I will not labour the point too much but one of the key principles of Innovation is curiosity. If something does not look right, what does it mean? Do you not get curious? Does it present an opportunity or a tool that we can use?

If an opportunity does present itself, do we dismiss it because we think we understand it even though we have not had a really good look at it?

Life is full of doors. We cannot look behind every single one but there is value in being curious.

Enjoy exploring! If you need some help cultivating your curiosity and opening doors then please do get in touch.

What Is Creativity?

what is creativityWhen you think about Creativity, what springs into your head? Does my question encourage you to think of names of great artists, engineers, philosophers or technologists?

The more down to earth amongst you might like to tell me about your father whose home-brewed beer was ‘extraordinary’ or your grandmother who filled her house with culinary delights whenever you visited.

Are both of these groups of people creative, or neither?

Stay with me as I delve a little into some of the theory regarding creativity.

Theories in this area tend to differentiate Creativity (creativity with a capital “C”) from creativity (creativity with a lowercase “c”).

And what is the difference? The former is basically to do with the ‘big stuff’, the scientists and well known creative thinkers. The latter is actually much more interesting.

This creativity can take many forms and may even involve nothing more than making a few tweaks to a recipe, directions or set of instructions. Even though it’s appreciated or experienced only by your circle of friends and family, you feel good about having an impact.

Some common features of creativity include originality, effectiveness, surprise, divergent thinking, and discovery. You don’t have to be an artist, then, to be creative by standard definitions because you can be an inventor or original thinker in fields such as science and technology. In fact, an artist might not be creative if they simply paint the same things using the same paints and subject matter.

The other question which only popped into my head the other day is ‘for whom is this creative’? To what does this creativity refer?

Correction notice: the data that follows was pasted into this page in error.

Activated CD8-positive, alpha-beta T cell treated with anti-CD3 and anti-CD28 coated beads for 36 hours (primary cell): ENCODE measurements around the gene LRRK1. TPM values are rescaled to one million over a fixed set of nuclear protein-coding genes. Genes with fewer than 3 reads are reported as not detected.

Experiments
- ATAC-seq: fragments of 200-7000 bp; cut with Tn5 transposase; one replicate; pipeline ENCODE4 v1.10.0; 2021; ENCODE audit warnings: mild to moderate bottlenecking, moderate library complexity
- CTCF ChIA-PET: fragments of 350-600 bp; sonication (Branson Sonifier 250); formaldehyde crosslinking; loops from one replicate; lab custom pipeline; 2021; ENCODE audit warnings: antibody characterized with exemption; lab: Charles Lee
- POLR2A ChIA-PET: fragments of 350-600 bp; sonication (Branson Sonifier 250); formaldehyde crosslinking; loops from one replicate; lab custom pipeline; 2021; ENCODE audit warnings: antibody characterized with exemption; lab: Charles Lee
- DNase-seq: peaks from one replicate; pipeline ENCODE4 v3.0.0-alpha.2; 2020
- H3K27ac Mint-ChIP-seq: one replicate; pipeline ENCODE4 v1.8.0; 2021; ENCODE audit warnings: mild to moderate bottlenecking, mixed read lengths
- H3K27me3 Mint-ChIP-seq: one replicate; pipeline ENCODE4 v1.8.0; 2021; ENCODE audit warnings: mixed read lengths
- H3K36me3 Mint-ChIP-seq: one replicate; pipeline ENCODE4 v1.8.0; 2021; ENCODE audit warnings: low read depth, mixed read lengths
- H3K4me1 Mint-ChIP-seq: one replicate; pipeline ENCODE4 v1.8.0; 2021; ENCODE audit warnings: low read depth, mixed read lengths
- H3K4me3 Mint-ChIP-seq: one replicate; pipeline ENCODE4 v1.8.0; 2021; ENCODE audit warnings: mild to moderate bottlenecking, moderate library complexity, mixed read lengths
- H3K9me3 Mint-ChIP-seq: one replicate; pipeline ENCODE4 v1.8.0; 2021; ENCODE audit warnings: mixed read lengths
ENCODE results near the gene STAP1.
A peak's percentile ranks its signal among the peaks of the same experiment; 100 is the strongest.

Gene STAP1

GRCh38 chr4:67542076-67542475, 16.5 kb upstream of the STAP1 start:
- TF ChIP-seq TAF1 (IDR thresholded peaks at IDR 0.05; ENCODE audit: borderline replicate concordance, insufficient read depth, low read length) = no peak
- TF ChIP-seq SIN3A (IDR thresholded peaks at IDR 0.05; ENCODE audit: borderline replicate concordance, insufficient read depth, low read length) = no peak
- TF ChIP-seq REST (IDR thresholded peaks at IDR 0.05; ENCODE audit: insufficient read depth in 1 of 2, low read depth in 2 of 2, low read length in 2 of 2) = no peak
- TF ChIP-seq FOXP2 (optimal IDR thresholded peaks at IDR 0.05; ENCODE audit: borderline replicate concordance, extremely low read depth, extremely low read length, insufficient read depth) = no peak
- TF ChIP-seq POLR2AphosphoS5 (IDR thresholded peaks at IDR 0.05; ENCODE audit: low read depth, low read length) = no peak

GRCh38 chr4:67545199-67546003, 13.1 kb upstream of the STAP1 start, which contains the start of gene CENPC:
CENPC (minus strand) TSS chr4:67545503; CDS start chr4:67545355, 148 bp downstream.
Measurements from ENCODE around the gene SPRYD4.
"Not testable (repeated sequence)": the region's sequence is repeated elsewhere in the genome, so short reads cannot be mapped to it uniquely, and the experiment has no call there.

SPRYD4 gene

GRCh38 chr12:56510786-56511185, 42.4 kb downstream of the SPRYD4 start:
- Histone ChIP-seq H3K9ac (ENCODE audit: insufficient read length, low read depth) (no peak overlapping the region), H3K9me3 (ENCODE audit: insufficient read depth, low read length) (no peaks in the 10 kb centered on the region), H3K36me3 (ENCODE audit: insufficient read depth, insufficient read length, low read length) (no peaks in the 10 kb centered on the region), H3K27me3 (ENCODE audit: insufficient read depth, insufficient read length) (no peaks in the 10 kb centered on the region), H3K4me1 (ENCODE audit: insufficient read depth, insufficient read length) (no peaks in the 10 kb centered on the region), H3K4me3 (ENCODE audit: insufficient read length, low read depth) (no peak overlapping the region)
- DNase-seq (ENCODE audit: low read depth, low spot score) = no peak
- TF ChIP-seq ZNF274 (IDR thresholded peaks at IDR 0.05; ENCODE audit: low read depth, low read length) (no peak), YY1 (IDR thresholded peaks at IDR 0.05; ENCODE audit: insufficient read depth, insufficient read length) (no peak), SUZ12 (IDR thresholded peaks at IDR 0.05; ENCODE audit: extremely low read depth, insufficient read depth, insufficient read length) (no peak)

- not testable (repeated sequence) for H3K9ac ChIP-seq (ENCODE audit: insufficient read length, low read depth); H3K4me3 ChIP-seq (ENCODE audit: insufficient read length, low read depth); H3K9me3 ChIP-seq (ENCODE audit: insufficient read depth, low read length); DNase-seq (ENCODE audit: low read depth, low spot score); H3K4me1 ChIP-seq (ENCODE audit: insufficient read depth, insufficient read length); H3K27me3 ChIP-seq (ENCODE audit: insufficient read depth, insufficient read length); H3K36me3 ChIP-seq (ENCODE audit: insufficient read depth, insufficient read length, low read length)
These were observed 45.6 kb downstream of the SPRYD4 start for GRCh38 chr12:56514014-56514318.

If I have created an exciting new gadget in my shed, I have been creative. Do I need to show this to people and get their feedback? Is it essential for our creative efforts to be appreciated or commented on to make them creative?

What then happens when others perceive creativity in our efforts? This is beginning to get deep I know but please bear with me.

Let us consider one more idea about creativity. Children are very creative. They turn everyday items into suits of armour and swords and create the most detailed and multicoloured drawings. Is this just childish naivety or do these expressions of creativity have a real meaning?

Creativity research has often detailed primary (self-expressed) and secondary (recognised by others) creativity. Is it actually possible to split creativity like this?

More recent research has brought new ideas to the table. “Primary” creativity that is unique to the individual and “secondary,” which begins when an audience is “in dialogue with” the creator.

So primary creativity contains things like subject matter, medium and significant outcomes (works of art or inventions).

For secondary creativity, the outcome reaches an audience which, in turn, produces the secondary outcomes. This could be an interpretation or experience.

At this point, I shall leave the theory behind but you can see that there are a number of dialogues going on here which can continue for some time.

This has an impact on how we as speakers, trainers, consultants (and even my engineering friends too) deliver to the world. It is not good enough to dream up an exciting new concept, we have to think about the interactions that will take place as our idea is shown to the world.

Be cautious also, the interactions are not always started by ourselves! Our audiences can be creative in their responses.

Innovation Constipation – Are You Suffering?

innovation constipationInnovation Constipation? It sounds painful, is it?

The answer to this question really does depend on your definition of pain. We are not dealing with a medical condition here, just using it as a metaphor.

The employees of a business will not experience pain although stress and discomfort might feature if they have to forgo pay rises or worse, experience redundancy.

The most important thing is to think of what a lack of innovation might do to your business. Will it stop it growing (or growing as intended)? Will it lose out to competition and shrink? Will you lose out to competitors when tendering for opportunities?

A business can embrace innovation to varying degrees. See my previous post about creating a super chameleon.

At the very least, Innovation could lead you to:

  • New products, services or processes
  • Greater advantage over competitors (knowledge cannot be easily copied)
  • First mover advantage (you will be looking externally)
  • Leveraging your most precious assets (employees)

There are many more things that Innovation could do for you but this is sufficient for now.

So, without doing an in-depth diagnosis of your Constipation (the Innovation variety of course), can you see if you have a problem?

The answer is yes, and it is surprisingly easy. Innovation depends on a supply of existing knowledge and new shiny ideas. Somehow, they must meet and be investigated, prototyped or captured for future use if not useable right now.